Man: Hallelujah! Halle—

Jones: You— you say Hallelujah?

Man: Hallelujah!

Jones: You say, Praise God.

Man: Praise God.

Jones: Thank you, Father.

Man: Hell, I’m tired.

Jones: That’s just exactly what happened to me.

Congregation: Cheers and laughter.

Jones: Mark Twain. Why is it that they believe that their Bible and their religion is so pu— pure, that they wouldn’t let Mark Twain, the greatest writer, who was a great conservative, why would they not let his writings, Letters from the Earth, free for— until he died. Sixty years he was dead before they would let him— the people see his books that show the lies that are in the Bible. Go home and read Mark Twain, Letters from the EarthWhy is it that they hid them from us? People said, oh the Bible’s true. Oh, they put all things in there to make you afraid to doubt it. Say if you take one jot or kittle from it, you’ll lose your life. Yet it does not tell the truth, my friend. It does not tell the truth. [It] Said Adam and Eve was the first man and the first woman, and that’s why we have women subjected as they are. Man was made carefully, but the woman only was a rib. And the woman started slaving and waiting upon the man immediately, she goes and gets an apple. God meets her and tells her, don’t go and eat of the knowledge— of Tree of the Knowledge of Good and Evil, because if you do— the day you do, you’ll die. The devil said, don’t listen to that guy. Said he don’t want you to eat of that tree, because if you eat of that tree, your eyes will get open and you’ll be like him. (Pause) Well, if she hadn’teaten of the Knowledge of Tree of Good and Evil, if you haven’t known good, the right or wrong, or what’s good or what’s evil, you wouldn’t be able to be judged. (Pause) You gotta know it’s wrong to pick apples. Child shouldn’t be spanked if he goes out and picks an apple, unless the mother’s told him that the apple doesn’t belong to him. So that was like spanking a child for eating an apple without being told it was wrong, to go and pick an apple off of somebody else’s apple tree. She would have to eat the apple to get knowledge of right and wrong. (Dismissive) Oh, such a stupid story. Such a stupid book. (Pause) (Scornful) Well, she went and ate the apple, (laughs) she went home— Her eyes got opened all right. They had two children. The devil told the truth, and the God lied. Then the story— You don’t have to go any further than the first pages of it, till it becomes idiotic. Cain kills— God messed up with his angels, he couldn’t make perfect angels, so— He couldn’t even make perfect humans. ‘Cause then Cain kills Abel, hit him with the jawbone or something, whatever. That’s not in the book, but I— I don’t want to get silly. (Voice rises) Cain kills Abel, his own brother. (Pause) But then, now, we’ve got the strangest set of circumstances. Adam and Eve are the first two, the only two— only two. (Unintelligible exclamation). He didn’t make three. He made two. (Pause) Please don’t be looking around here, you’re getting people distracted. (Pause) Made only two. Adam and Eve. Adam and Eve has two. Now, I’m— now I’m rather stupid in mathematics, but I know two and two makes four. (Pause) Then minus one, we got killed with the jawbone of an ass, makes three. (Pause) So you got Cain and Abel and Eve (stumbles over words)— You got Cain, Adam and Eve left. Yet the Bible can make people believe anything, and they do it. Cain goes over to the Land of Nod, and gets him a wife. Where in Hades did she come from?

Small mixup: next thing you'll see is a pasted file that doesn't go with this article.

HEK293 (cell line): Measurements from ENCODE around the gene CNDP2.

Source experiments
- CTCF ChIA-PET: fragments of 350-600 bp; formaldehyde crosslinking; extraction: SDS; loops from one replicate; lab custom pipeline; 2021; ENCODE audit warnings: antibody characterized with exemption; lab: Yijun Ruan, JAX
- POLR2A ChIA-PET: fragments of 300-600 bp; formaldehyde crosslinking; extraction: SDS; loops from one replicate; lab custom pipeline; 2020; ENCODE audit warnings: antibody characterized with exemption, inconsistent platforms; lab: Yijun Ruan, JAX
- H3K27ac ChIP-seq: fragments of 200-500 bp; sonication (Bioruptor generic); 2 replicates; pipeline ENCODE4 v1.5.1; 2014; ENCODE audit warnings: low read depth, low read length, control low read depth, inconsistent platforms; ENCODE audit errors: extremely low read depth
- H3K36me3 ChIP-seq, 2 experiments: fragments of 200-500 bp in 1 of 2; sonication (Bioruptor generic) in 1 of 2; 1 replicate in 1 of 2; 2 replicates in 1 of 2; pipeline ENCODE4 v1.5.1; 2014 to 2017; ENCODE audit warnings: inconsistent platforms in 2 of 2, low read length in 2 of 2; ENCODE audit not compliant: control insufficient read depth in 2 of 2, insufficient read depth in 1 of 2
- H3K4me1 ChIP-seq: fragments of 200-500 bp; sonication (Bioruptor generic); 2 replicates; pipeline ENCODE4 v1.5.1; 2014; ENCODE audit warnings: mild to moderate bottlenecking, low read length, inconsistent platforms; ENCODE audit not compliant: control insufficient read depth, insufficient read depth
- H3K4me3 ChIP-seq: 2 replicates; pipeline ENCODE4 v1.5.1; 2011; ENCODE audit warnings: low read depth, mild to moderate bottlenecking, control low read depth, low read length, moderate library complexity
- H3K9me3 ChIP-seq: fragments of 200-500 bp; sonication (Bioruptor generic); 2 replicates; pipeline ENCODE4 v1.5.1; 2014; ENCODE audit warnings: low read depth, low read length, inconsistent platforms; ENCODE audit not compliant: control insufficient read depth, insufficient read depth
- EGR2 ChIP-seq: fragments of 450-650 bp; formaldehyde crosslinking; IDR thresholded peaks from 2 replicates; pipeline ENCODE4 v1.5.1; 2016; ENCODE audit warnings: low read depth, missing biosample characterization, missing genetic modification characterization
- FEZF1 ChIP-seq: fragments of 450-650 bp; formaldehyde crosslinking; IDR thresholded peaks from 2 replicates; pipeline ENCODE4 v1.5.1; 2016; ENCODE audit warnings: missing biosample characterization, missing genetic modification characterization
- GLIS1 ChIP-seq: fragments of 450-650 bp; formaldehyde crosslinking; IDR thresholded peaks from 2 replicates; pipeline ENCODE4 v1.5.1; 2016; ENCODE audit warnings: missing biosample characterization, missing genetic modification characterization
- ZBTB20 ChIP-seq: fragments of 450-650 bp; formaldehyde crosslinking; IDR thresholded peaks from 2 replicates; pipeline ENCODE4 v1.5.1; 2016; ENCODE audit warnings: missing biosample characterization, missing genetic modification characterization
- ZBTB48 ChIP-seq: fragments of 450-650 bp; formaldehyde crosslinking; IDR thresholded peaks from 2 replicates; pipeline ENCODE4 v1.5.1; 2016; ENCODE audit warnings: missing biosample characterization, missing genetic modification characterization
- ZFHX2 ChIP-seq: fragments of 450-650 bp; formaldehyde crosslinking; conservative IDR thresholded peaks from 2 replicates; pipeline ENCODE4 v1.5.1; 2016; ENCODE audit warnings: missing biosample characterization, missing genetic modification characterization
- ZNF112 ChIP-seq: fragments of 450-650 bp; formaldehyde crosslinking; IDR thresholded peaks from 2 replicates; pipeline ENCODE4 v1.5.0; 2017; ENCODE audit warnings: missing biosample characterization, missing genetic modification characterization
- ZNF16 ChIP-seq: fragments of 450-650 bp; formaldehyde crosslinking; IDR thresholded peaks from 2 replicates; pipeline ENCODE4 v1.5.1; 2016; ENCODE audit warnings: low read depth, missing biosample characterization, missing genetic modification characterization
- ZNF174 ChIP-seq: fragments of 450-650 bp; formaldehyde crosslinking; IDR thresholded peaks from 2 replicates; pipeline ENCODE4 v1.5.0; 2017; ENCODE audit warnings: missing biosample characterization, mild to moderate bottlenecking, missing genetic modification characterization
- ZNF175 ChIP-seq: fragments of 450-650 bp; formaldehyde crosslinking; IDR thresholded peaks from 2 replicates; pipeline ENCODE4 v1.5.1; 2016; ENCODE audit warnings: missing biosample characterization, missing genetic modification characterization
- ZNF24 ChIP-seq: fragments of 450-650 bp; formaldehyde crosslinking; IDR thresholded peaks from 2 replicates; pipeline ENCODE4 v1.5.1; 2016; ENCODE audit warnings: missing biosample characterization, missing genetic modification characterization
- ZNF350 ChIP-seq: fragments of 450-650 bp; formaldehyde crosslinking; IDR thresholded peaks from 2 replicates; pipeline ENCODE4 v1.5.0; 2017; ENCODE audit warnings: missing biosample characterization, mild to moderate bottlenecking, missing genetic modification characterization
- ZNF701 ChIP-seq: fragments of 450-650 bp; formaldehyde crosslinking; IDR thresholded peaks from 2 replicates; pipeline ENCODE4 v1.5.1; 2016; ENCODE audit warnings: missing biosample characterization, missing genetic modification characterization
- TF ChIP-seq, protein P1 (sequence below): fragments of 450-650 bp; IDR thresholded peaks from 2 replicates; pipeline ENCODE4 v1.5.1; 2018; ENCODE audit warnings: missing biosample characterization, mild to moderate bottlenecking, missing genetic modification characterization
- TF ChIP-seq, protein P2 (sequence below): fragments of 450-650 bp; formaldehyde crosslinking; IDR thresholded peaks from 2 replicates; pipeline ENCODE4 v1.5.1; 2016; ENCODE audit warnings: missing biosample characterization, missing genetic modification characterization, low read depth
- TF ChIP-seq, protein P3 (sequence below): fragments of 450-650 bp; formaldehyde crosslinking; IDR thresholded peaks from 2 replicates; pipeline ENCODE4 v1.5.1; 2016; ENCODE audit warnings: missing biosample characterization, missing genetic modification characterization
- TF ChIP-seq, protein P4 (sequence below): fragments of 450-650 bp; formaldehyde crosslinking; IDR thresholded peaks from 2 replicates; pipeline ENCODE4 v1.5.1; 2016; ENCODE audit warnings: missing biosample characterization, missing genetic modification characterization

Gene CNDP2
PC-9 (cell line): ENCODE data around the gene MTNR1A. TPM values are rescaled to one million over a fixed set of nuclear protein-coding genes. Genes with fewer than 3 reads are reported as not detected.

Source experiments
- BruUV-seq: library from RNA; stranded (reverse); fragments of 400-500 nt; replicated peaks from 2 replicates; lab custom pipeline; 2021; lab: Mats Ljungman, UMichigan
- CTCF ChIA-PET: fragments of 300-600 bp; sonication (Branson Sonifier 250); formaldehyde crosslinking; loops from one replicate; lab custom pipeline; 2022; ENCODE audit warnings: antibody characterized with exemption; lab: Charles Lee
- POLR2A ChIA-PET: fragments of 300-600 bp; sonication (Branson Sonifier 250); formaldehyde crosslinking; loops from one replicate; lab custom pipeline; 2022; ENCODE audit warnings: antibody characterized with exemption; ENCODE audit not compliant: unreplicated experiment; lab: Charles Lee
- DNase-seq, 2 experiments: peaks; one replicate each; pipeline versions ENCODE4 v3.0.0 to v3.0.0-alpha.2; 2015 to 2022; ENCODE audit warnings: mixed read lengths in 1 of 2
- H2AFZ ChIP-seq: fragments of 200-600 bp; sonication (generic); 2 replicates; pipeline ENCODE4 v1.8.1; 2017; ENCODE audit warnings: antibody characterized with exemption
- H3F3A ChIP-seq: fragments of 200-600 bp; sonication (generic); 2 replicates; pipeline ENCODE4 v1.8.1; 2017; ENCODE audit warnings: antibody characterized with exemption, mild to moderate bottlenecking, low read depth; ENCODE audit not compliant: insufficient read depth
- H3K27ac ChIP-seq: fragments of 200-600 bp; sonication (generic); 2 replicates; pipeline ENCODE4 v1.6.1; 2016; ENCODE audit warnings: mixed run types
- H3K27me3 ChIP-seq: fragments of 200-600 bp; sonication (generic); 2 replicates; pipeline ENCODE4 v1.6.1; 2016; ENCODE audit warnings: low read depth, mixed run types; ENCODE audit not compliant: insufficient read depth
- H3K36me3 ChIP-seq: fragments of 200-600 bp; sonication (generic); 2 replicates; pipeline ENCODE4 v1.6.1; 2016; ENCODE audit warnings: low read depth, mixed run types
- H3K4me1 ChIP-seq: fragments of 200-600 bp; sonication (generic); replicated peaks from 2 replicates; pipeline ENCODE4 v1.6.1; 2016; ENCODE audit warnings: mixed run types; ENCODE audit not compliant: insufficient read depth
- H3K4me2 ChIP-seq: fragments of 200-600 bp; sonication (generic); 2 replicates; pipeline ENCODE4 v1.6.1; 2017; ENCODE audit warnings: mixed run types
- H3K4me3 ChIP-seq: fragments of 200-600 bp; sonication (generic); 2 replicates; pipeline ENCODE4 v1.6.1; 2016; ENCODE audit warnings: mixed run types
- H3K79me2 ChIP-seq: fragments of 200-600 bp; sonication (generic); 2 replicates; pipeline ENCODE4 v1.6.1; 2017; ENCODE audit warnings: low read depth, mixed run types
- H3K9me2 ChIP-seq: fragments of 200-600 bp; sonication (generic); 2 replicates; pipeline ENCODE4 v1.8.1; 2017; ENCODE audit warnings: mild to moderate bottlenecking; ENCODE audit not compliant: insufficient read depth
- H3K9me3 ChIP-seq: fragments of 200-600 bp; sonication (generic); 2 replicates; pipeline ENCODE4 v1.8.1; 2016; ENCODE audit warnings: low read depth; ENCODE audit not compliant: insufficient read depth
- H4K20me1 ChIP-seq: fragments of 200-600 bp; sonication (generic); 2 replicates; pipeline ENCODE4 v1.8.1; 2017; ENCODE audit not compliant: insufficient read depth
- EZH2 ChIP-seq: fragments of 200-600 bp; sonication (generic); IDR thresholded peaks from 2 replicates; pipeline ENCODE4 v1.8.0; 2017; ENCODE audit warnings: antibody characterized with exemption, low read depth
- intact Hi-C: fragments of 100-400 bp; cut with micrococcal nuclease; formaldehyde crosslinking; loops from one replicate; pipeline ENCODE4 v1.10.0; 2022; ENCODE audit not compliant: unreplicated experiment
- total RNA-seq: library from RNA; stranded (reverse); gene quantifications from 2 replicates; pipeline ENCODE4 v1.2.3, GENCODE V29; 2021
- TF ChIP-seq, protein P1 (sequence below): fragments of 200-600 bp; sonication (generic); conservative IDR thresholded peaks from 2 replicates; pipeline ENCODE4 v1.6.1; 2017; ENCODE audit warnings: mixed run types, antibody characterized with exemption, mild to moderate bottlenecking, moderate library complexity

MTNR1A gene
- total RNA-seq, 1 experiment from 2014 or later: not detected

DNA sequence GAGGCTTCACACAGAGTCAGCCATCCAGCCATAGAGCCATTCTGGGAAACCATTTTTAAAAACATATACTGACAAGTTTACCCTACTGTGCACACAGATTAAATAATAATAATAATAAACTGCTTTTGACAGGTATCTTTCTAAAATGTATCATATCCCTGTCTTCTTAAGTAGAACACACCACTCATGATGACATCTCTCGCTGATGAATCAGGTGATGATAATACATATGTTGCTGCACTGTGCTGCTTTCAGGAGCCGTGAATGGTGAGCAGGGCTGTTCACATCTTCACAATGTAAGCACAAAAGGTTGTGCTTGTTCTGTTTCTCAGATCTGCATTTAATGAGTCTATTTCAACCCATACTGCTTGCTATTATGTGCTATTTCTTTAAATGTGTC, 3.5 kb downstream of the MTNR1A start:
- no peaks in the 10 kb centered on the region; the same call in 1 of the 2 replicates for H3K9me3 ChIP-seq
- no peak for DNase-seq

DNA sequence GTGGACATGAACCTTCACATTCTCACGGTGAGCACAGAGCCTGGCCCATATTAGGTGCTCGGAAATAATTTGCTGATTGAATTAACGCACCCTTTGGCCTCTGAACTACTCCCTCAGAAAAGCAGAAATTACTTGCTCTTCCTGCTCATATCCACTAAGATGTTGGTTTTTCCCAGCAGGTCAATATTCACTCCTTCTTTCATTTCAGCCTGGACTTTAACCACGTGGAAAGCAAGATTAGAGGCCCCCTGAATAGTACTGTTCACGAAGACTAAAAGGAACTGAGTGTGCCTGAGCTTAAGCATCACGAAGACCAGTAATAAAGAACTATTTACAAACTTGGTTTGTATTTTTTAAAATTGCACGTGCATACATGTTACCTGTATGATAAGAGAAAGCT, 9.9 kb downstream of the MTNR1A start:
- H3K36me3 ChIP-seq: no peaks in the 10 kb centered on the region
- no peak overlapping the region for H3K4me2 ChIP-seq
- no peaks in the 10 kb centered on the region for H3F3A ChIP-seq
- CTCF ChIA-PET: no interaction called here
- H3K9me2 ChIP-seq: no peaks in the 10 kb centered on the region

Congregation: Light applause.

Jones: (Moderates) And, that’s only the beginning. The whole book, the New Testament— This is the thing that will lead us back into slavery. It says, “Slaves, obey your masters.” It’s in the— in the second chapters, the New Testaments— Even the ancestry of Jesus is wrong. That’s why you have to have a living oracle, someone to speak the truth— speak the truth for yourself. Say, I know as much truth as you do. Fine. If you do, go home. But you still better come back. Because a group must stand together. It takes group action. Reader’s Digest said it, Psychology Today said it, unless people get together in a group and stand up for each other, they’ll be rolled over by the oppressive forces that are taking away liberty. But I don’t know anyone else that has raised as many dead people as I have. How many have I— of your loved ones have I gotten out of jail again? How many have loved ones I’ve gotten out of jail? (Pause) Unless you can do that, you better stick with the old man up here, ‘cause this old man didn’t create you because he was lonely, he found you by that other sucker that created you, because he was lonely, and he’s been saving you from that mess that that other fellow created, and he will continue to save you, (tape edit?) could do what I would love to do for you, I’d give you peace, so you’d never have to have any more feeling of this old earth and its pain. (Pause) Shift yourself. (Clears throat) (Pause) I did not get to the question over there, I’m sorry. What was the question? (Pause) Shh.

Elderly woman: Father, from what I observed yesterday morning, I—

Jones: What you heard yesterday morning?

Elderly woman: What I observed yesterday morning, I mean, ah, last evening, I am perfectly willing to remain where I am, and win them over for Christ. It was beautiful this morning, Father. We all sat at the breakfast table, and they started singing, “Somewhere Hallelujah, Somewhere,” and glory, you’ll find me listening and working for my name. And Father, I am willing— It is not— She is willing— I didn’t— I repent from what— for what I said, I do.